The only thing, sometimes, is to eat.
It takes the taste away. So
we tucked into the all-day breakfast,
eleven of us, lads together, if you like.
It takes a bloke to cope with misery.
Grumble, mumble, a bit of gallows
humour. Envying the bastard with the nous
to take the shekels and scarper.
A few wry remarks, too, about how hung
over we all were, or petrified. Talk
of a lost weekend. Just a week gone,
and it seemed we were the donkeys.
You have to laugh, though. Better than blubbing,
better than memories of running
in all directions, the cockerel’s echo,
that sunless afternoon. That wail.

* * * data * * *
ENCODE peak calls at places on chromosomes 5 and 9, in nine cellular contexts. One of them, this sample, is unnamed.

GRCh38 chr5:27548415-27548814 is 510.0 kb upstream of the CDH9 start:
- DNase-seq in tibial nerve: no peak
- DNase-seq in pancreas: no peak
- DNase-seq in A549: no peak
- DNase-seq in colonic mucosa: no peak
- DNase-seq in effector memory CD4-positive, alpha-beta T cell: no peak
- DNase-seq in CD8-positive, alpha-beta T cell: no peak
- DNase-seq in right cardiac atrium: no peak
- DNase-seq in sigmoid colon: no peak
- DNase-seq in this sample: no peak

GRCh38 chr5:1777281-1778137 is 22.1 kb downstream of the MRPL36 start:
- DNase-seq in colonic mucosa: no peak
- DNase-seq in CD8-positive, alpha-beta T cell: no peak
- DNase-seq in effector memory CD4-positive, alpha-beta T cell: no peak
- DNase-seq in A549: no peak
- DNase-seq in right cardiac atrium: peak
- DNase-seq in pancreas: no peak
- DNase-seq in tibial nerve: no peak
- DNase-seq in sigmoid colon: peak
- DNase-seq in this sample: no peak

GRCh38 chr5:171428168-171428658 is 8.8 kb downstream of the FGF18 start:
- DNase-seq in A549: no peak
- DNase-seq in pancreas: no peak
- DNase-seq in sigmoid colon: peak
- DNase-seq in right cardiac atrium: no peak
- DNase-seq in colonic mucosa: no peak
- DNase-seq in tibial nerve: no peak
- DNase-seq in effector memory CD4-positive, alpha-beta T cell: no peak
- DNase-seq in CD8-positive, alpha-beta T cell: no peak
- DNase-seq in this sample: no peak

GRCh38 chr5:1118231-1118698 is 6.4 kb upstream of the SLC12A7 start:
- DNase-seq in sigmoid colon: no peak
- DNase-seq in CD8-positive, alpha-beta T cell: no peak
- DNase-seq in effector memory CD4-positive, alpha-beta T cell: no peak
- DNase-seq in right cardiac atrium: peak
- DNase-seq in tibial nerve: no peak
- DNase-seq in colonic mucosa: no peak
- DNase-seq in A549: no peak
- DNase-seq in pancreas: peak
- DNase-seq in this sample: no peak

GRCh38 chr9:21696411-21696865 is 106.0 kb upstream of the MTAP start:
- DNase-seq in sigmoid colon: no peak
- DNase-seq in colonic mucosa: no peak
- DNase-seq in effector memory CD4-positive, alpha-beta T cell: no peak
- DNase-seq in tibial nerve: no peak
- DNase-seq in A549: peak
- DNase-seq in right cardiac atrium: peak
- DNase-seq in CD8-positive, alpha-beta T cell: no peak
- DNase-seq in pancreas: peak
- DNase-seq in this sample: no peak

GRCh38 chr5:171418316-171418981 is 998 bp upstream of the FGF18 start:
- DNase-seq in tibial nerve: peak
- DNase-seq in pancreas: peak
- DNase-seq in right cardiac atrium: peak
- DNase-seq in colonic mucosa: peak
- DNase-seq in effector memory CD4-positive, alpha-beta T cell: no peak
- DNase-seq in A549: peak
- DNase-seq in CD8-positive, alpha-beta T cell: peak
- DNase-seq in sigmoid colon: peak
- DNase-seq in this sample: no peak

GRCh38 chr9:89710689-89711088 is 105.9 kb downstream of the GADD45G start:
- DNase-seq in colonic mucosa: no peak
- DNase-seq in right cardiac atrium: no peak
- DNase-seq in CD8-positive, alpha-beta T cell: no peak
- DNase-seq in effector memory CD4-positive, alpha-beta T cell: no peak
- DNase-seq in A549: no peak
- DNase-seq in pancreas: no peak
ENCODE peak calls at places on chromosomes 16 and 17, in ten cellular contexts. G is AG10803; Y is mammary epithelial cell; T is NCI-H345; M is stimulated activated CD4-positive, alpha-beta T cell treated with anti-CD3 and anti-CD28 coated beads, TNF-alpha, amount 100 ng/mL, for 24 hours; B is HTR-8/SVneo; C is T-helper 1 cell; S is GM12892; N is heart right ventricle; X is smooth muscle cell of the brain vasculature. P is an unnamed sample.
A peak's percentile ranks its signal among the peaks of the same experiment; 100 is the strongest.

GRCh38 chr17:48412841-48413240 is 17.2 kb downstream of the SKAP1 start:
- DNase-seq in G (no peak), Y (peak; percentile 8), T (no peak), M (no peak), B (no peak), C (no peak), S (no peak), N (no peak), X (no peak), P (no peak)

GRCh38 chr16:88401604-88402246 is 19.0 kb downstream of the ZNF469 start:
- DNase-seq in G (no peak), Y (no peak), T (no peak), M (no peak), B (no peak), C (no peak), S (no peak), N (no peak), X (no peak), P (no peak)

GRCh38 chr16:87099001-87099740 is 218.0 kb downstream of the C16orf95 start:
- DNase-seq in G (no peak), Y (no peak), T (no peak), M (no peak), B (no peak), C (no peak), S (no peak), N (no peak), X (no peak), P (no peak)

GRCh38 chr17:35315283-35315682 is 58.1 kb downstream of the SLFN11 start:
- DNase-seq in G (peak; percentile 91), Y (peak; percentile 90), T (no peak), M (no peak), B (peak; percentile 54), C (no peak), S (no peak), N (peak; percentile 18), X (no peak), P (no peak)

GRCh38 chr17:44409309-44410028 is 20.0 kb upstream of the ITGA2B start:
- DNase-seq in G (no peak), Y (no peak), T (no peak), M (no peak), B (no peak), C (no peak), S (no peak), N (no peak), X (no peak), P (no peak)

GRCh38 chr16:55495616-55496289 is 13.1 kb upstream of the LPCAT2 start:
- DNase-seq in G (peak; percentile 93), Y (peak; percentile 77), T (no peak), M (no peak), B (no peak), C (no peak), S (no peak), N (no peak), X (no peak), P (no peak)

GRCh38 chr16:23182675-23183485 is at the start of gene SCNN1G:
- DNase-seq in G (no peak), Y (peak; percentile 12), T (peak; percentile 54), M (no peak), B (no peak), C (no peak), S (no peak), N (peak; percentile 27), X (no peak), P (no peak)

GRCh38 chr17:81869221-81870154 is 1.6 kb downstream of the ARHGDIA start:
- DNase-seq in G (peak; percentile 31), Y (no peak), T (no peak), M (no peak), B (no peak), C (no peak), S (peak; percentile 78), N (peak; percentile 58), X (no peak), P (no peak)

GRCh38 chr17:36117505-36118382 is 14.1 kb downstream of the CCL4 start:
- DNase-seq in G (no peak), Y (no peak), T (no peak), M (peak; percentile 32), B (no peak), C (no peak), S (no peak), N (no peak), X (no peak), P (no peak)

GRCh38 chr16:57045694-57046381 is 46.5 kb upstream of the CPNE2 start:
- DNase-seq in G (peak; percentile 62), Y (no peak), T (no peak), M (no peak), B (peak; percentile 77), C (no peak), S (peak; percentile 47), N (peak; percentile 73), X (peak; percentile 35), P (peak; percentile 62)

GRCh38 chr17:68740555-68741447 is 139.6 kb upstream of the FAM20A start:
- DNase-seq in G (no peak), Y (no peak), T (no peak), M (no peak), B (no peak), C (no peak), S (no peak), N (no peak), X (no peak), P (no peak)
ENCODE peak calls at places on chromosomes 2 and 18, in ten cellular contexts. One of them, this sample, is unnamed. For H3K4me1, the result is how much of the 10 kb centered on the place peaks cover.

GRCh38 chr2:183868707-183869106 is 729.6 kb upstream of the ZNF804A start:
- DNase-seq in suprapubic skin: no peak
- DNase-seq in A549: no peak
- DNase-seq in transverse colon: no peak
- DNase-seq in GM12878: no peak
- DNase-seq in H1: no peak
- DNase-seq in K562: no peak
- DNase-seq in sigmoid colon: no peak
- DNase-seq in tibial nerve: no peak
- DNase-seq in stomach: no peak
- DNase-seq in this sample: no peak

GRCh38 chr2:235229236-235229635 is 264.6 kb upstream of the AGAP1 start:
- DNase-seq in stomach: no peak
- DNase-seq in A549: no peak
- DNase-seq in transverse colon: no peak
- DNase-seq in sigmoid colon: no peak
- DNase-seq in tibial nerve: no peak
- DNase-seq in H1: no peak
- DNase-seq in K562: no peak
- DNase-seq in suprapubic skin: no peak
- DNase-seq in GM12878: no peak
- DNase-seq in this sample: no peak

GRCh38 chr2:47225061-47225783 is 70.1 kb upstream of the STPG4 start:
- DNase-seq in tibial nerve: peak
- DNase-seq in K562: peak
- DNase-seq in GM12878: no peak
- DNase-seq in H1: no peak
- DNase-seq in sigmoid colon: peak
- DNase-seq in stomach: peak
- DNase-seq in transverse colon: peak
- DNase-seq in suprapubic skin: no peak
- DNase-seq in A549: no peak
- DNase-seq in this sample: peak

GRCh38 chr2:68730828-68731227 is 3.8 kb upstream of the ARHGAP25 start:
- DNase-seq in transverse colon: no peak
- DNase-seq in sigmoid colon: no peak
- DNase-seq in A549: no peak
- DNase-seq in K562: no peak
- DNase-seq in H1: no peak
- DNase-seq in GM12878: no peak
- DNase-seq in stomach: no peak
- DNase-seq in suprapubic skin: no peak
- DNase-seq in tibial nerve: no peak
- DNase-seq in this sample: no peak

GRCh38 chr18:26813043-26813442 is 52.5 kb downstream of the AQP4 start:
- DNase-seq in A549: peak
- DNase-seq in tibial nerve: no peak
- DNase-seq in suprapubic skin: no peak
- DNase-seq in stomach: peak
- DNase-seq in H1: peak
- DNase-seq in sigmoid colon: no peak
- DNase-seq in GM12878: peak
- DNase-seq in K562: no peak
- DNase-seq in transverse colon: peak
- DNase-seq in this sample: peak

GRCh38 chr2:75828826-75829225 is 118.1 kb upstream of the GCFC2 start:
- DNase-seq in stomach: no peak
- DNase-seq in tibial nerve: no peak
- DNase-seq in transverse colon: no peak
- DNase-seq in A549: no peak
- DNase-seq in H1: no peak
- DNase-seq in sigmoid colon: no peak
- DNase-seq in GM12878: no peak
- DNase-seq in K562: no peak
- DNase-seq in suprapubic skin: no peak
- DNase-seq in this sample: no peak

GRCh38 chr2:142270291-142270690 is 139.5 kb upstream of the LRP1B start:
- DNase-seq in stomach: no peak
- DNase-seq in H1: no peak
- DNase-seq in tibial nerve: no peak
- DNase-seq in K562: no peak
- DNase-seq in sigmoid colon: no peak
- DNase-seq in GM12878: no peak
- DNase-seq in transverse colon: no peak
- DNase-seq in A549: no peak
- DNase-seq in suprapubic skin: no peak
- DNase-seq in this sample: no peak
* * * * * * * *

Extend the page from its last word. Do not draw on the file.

And then, just as the fry-up was
getting our bellies moving,
in burst the girls. Mary, all smudged mascara
and tissues dropping from her sleeves,
gabbling about angels, strange
encounters in the garden, bright lights
and all. We sniggered at the way
James said, ‘now calm down, dears’,
ushered them to the kitchen, while
we swapped stories of good times, and
bad. Raised a glass, plus one for luck.
The sorrows wouldn’t drown. So we drifted
back to what we knew, caught fish,
collected taxes, grew threadbare,
part of the furniture, forgotten.
Thank God we didn’t listen to those women.